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Intel Beats Estimates, Raises Forecast on Improved PC Market

The company now expects year-over-year sales growth of five percent.

Asa Mathat

Chipmaker Intel said on Tuesday that an improved PC market helped it to deliver quarterly earnings that exceeded its initial estimates. The company also hiked its full-year sales outlook.

Intel reported second-quarter earnings of $2.8 billion, or 55 cents per share, on sales of $13.8 billion for the three months ending in June.

The company raised its expectations last month, saying it expected sales to be about $13.7 billion, up from its original April forecast of $13 billion. At the time, the company said that the improved health of the business PC market was largely responsible for the improved outlook.

Intel said its board of directors has authorized the company to increase its stock buyback by $20 billion and expects to repurchase some $4 billion this quarter alone, with further buybacks planned for the fourth quarter.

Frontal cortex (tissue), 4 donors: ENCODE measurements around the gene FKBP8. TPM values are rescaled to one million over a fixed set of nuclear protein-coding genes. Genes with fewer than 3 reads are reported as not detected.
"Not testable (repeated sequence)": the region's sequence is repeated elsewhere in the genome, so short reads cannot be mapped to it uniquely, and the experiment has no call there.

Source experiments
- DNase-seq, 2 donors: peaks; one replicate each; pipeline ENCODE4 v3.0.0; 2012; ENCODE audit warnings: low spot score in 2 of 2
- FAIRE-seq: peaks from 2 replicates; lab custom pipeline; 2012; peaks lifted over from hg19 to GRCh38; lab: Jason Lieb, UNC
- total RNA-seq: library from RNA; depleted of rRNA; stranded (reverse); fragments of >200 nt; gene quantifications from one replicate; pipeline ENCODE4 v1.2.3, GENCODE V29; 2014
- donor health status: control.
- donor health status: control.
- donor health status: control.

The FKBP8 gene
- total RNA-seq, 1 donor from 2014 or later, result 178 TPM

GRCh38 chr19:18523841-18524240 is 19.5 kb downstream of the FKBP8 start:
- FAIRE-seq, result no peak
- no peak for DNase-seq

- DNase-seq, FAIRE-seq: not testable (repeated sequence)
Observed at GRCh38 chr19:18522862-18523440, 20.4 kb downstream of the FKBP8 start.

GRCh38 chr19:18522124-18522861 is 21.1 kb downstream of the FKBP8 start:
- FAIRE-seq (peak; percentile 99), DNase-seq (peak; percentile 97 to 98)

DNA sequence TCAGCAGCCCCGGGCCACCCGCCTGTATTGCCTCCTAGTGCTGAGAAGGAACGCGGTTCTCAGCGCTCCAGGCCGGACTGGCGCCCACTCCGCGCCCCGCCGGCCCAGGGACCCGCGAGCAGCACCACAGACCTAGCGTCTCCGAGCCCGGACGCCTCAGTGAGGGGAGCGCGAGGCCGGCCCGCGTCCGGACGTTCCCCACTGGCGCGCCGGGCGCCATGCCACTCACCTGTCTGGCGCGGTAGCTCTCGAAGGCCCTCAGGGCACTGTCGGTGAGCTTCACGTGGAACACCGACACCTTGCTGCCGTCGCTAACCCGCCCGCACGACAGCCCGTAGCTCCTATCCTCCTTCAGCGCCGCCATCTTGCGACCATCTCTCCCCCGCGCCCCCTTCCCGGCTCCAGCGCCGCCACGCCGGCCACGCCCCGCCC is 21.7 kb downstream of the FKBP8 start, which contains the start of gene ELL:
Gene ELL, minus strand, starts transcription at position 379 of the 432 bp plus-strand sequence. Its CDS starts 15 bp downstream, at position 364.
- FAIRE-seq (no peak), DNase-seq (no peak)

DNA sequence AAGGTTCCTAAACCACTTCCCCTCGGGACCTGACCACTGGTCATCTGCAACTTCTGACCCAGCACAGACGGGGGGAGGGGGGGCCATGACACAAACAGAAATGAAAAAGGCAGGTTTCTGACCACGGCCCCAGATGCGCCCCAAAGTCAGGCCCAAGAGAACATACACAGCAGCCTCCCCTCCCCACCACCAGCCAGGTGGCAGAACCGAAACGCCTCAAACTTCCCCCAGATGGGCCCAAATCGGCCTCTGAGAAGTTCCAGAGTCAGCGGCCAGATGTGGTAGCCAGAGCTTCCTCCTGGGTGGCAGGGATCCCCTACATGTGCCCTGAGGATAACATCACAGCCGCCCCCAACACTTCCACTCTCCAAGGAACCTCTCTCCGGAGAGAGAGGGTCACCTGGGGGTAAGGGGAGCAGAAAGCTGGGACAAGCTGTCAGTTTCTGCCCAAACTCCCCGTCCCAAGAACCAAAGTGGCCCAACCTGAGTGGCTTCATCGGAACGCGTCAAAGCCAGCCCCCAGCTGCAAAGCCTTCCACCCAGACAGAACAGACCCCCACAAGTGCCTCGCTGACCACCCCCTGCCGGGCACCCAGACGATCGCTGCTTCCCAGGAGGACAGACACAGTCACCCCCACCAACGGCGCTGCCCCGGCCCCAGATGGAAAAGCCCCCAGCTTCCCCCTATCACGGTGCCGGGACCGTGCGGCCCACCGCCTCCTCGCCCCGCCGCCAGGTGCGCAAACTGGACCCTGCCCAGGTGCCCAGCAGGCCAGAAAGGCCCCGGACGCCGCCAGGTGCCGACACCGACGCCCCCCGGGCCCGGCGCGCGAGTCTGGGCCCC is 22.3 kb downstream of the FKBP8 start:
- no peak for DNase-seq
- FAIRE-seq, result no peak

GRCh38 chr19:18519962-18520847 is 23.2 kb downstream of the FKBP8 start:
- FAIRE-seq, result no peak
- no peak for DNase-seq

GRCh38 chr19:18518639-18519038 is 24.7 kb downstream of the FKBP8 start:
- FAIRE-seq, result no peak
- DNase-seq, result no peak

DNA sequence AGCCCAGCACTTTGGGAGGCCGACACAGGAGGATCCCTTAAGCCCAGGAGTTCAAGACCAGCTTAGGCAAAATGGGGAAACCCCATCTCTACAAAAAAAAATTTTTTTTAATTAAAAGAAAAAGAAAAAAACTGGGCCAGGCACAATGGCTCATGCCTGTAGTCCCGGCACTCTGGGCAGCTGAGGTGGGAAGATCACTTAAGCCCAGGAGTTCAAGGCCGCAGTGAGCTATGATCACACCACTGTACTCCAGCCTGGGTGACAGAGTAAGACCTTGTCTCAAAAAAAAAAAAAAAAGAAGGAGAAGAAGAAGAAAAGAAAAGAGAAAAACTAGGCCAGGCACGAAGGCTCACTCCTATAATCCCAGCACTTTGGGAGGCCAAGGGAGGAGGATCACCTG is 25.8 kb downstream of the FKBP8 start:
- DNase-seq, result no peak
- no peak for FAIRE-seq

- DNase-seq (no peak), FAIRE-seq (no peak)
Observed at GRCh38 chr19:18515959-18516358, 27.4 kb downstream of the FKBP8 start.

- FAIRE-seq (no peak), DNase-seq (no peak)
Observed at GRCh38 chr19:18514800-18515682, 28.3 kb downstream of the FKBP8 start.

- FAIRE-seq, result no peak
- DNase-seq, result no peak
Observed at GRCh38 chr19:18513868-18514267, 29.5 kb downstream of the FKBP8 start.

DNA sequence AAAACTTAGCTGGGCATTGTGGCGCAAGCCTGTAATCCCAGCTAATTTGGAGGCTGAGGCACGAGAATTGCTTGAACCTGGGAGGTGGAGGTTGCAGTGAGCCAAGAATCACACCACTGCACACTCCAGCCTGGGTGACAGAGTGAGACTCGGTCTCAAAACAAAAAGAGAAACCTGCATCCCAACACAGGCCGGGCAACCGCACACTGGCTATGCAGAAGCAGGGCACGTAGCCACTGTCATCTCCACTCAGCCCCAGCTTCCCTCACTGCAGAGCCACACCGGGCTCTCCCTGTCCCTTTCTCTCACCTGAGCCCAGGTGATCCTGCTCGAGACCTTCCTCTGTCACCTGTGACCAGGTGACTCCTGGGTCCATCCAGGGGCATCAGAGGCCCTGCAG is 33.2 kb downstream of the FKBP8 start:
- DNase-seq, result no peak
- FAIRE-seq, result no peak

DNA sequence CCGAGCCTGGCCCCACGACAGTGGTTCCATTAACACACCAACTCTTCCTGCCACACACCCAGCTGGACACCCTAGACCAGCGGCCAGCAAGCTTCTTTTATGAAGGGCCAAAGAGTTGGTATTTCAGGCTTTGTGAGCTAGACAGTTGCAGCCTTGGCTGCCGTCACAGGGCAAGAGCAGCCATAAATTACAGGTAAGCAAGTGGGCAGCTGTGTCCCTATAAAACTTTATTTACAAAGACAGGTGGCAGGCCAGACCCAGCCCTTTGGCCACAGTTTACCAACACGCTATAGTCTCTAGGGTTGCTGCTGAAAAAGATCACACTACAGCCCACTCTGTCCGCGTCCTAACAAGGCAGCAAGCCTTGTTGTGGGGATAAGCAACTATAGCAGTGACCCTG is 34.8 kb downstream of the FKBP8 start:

“This change in our capital structure is the continuation of a multi-year focus on creating value and returning cash to our shareholders, and reinforces our confidence in the business,” CFO Stacy J. Smith said in a statement.

It also said it now expects five percent revenue growth for the full year, up from a previous forecast of essentially flat sales. For the current quarter, which runs through September, Intel said it expects revenue of around $14.4 billion, give or take $500 million, with gross margins of around 66 percent.

After essentially missing out on the early days of the tablet, Intel has set an ambitious goal of powering 40 million tablets this year, the bulk of them likely to run Android. The company also sees a growing business in selling laptops running Google’s Chrome OS.

Intel’s mobile unit, though, posted quarterly revenue of $51 million, down 83 percent year on year and off 67 percent from the first quarter. (CEO Brian Krzanich said in a statement that Intel remains on track to hit that goal.)

However, the bread and butter of Intel’s business is still powering Windows PCs, and its fortunes remain closely linked to the health of that business.

Desktop chip unit sales were up eight percent from a year ago and average selling prices increased two percent as well. Notebook processor unit sales increased nine percent while the average selling price declined seven percent year over year.

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